The movement to find a third-party “independent conservative” candidate to run as an alternative to Donald Trump has always been more about the illusion of movement than actual, tangible progress. It started as a hashtag – #NeverTrump – that spawned a lot of tweets and provided a brief rallying point for Trump’s desperate Republican opponents who dropped the cause once it ceased to be useful to their own ambitions. Then it transmogrified into The Search For A Candidate, in which Republican and conservative luminaries of steadily decreasing influence and popularity were publicly and privately encouraged to run a doomed protest campaign for the White House. That search culminated with the brief and hilarious 2016 buzz surrounding National Review writer David French, who politely declined to be scraped from the candidate barrel’s bottom.
This has happened for over three months now, and throughout the process there have been many memos drafted, many tweets sent, and many newspaper profiles written, but there hasn’t actually been any progress made.
Now the movement has adopted a new, still less credible posture as it seeks merely to justify its continued existence. The New York Times reported this morning on the launch of a new non-profit group called Better For America, which is the brainchild of former Mitt Romney bundler John Kingston. The goal of the group is not to find a candidate to run on a third-party ticket, but to demonstrate that a scenario exists in which an independent candidate could still run. Per Better For America’s website: “A coalition of concerned citizens, working with the best political and legal talents in the country, has designed a Constitutional path to get a viable independent candidate on ballots all across the country.”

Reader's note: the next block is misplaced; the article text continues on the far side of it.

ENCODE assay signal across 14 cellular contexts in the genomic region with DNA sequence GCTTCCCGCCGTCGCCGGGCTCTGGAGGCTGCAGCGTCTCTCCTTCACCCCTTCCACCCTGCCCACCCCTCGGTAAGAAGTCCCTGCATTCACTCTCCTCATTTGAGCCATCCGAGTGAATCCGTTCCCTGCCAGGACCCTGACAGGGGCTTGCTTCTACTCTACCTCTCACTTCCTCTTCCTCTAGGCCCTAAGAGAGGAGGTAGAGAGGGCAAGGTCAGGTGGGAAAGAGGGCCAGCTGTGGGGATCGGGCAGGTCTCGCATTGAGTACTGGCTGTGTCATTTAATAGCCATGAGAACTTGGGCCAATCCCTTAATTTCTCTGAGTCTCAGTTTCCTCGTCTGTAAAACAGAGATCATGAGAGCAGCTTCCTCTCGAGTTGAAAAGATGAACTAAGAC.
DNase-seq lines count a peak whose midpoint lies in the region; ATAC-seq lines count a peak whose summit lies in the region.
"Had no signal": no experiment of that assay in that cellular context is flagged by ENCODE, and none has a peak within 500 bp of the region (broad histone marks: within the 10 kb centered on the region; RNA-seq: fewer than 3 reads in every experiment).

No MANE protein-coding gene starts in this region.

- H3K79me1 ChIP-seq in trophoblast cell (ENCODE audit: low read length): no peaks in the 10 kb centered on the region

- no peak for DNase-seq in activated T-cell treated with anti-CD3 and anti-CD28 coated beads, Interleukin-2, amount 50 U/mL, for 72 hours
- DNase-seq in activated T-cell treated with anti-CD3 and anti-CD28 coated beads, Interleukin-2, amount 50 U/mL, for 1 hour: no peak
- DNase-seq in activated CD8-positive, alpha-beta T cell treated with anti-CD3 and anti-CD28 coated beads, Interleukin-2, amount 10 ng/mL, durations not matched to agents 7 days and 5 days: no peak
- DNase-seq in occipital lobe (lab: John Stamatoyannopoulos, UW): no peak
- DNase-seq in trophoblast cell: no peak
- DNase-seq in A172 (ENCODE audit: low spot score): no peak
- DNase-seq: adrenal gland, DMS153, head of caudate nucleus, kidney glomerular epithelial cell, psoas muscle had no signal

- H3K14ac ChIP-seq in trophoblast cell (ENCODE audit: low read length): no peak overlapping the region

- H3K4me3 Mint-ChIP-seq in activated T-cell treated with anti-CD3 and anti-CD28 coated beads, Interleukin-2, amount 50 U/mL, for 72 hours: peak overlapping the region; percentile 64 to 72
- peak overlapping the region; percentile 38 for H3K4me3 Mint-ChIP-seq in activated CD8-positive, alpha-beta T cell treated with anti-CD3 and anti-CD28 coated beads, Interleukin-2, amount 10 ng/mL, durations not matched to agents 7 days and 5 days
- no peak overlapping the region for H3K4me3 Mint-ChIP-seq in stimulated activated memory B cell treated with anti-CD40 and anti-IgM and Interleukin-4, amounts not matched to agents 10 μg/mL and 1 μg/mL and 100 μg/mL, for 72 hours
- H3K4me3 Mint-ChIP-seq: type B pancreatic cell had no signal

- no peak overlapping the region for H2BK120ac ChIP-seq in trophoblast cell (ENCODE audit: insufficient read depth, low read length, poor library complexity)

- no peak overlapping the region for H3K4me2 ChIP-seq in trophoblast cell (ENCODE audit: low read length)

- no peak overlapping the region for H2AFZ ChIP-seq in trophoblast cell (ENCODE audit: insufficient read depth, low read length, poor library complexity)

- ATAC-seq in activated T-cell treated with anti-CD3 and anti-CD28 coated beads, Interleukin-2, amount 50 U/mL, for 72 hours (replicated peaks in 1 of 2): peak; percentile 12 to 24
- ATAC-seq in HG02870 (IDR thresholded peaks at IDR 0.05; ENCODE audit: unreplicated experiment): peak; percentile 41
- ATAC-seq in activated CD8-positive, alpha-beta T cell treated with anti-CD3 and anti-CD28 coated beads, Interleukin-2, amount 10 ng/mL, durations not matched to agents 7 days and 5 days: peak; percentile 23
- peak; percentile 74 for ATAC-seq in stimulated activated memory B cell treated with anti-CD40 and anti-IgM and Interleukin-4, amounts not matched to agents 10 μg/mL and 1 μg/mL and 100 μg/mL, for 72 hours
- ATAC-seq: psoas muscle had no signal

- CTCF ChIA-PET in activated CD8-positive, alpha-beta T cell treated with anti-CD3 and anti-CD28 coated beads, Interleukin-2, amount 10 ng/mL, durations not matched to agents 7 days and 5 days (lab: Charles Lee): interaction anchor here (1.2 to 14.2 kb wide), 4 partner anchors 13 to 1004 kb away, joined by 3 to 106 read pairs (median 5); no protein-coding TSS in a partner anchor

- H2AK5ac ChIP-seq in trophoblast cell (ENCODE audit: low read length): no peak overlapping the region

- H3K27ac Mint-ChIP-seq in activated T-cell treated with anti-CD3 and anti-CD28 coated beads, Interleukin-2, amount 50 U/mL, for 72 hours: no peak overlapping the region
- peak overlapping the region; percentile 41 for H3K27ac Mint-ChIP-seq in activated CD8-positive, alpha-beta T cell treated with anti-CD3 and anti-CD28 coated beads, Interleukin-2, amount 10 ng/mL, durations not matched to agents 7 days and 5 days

Better For America is doing this because the most implacable enemy the anti-Trump, anti-Clinton coalition of conservatives face is the calendar. Any candidate who wants to run as an independent has already missed the ballot access deadlines for Texas and North Carolina, which means they’ve already lost 53 electoral votes from two states that any conservative candidate cannot afford to lose. The deadline for collecting 25,000 signatures to get on the Illinois ballot is in less than two weeks. Signatures for Indiana and New Mexico have to be turned in by the end of June. The deadlines for Georgia, Florida, Oklahoma, and South Carolina are all about a month away.
The message from Better For America is that while the organizational hurdles, extremely tight window, lack of enthusiasm, absence of political will, and dearth of money might seem too daunting, they’re actually not because you can’t discount the power of DREAMS:
With the right team and resources, an independent candidate for President of the United States can still get on state ballots across the country, and provide a path to the White House. Better For America believes that ballot access in all 50 states remains possible; in 48 states ballot deadlines have yet to pass and legal experts advise that strong avenues to ballot access remain in Texas and North Carolina.
So the group’s message to the as-yet unidentified independent candidate is that they still have a shot. Left unsaid, of course, is the fact that anyone who has seriously contemplated mounting a third-party run has almost certainly already considered the ballot-access question and concluded that it just isn’t workable. The issue has been at the forefront of the third-party push for some time now – way back in March, the New York Times reported that Weekly Standard editor William Kristol, the self-appointed mascot of the anti-Trump activist movement, “circulated a memo to a small number of conservative allies detailing the process by which an independent candidate could get on general-election ballots across the country.” That “process” has only grown more difficult in the three months that have passed, and now it also entails litigation in (at least) two separate states.
But again, this all about the illusion of movement. If this were a truly serious effort at securing ballot access, it would have started a long time ago and it would have significant resources behind it. But even the primary benefactor of Better For America, John Kingston, doesn’t sound too enthused about its future:
“We do not have to be boxed in by this Hobson’s choice moment of Evil No. 1 or Slightly Less Evil No. 2,” Mr. Kingston said, referring to the major parties’ presumptive nominees Mr. Trump and Mrs. Clinton.
He would not say how much he is spending, although he said it is “less than seven figures.”
“This doesn’t become real unless people get behind it.”
A good first step would be to get one person – a candidate – behind it, but despite all the tweeting, memo writing, and press releases, that goal remains stubbornly out of reach.